Then travel further west to Sierra de Grazalema, a national park and UNESCO Biosphere Reserve. The landscapes here are wild, featuring towing limestone peaks, deep gorges, and storybook hamlets. Next, visit Grazalema, a postcard village inhabited since Roman times. You'll leave the town on a mountain road called Puerto de las Palomas, where you can stop at viewpoints at 3,795 feet (1,157 m). Here, you'll have dramatic views over the provinces of Cádiz, Málaga, and Seville.

Continue through the mountains, stopping at the picturesque white village of Zahara de la Sierra. Located at the top of a hill, Zahara is famous for its lovely views and deep history (it dates to around 1282). You'll have time to walk around town, have a coffee, and visit a small olive oil factory that makes some of the best such oil in Andalusia. After marveling at the landscapes and snapping photos, you'll hop back in the car for the final leg of the journey to Seville. Upon arrival, you'll check into your hotel.

Day 8: Visit Seville's Cathedral & Alcázar

Sevilla Cathedral
Sevilla Cathedral, the most emblematic landmark in the city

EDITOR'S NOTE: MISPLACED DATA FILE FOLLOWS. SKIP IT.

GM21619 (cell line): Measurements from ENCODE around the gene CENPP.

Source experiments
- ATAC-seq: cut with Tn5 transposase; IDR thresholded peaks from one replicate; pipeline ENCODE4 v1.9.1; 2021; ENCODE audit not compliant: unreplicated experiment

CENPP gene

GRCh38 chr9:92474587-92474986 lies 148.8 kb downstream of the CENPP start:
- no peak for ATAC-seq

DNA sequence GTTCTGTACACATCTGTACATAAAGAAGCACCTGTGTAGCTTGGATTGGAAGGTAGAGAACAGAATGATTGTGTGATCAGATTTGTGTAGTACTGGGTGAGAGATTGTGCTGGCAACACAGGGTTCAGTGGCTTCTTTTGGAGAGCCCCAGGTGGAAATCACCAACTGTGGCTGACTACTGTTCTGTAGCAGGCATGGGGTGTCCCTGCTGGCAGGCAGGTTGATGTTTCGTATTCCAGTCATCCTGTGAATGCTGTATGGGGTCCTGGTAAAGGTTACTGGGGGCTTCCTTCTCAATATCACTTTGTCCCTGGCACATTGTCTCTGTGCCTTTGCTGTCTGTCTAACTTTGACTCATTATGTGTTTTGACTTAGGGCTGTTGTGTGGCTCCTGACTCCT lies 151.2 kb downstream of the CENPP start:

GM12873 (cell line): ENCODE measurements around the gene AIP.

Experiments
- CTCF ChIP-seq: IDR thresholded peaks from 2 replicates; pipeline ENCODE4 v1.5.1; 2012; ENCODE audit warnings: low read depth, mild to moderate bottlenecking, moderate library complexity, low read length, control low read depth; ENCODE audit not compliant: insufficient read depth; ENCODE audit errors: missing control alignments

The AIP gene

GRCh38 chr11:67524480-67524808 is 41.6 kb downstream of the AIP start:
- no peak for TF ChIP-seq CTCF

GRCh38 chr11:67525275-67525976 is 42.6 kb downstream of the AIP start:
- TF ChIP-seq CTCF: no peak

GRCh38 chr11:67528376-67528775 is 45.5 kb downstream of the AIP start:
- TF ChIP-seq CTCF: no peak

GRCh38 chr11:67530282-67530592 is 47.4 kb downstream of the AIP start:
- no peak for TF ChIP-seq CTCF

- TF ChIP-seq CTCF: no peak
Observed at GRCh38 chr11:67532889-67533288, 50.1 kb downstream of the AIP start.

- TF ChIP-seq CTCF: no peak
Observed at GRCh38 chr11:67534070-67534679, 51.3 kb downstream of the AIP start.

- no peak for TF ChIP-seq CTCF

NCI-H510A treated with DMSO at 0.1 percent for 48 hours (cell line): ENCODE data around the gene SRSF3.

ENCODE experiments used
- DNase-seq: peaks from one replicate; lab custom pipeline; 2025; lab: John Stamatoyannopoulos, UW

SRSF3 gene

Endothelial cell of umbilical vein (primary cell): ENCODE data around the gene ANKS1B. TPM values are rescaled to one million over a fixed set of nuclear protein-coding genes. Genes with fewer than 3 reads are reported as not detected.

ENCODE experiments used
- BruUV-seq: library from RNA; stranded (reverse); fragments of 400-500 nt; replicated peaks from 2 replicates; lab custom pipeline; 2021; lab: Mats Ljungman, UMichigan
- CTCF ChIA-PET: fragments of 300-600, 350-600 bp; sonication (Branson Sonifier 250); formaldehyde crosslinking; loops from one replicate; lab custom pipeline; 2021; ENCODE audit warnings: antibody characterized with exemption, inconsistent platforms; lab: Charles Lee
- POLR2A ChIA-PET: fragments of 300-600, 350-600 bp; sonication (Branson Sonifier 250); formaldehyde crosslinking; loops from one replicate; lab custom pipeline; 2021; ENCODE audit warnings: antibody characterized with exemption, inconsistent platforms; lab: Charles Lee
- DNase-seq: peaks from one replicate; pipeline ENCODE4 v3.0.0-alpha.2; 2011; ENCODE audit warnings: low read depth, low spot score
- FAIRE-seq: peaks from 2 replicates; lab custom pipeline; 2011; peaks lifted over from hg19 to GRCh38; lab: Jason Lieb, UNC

No trip to Seville is complete without visiting the city's iconic Moorish palaces and Gothic cathedrals. This 2.5-hour guided tour begins at the Seville Cathedral, a 15th-century Roman-Catholic church home to the tomb of Christopher Columbus. You'll also see La Giralda, the cathedral's looming bell tower. There's a noticeable stylistic difference between the two structures, as this 12th-century pillar was originally built as a minaret for the Great Mosque back when the Moors ruled Andalusia.

Then visit the Alcázar of Seville. Built over the site of a former Muslim fortress, this royal palace was commissioned for King Peter of Castile in the 14th century. It features well-manicured gardens, and the building is one of the nation's finest examples of Mudéjar architecture. Next, head to the fashionable Santa Cruz neighborhood, once the Jewish Quarter in the city. It's a colorful and well-preserved part of the historic center, with many options for cafés and tapas bars.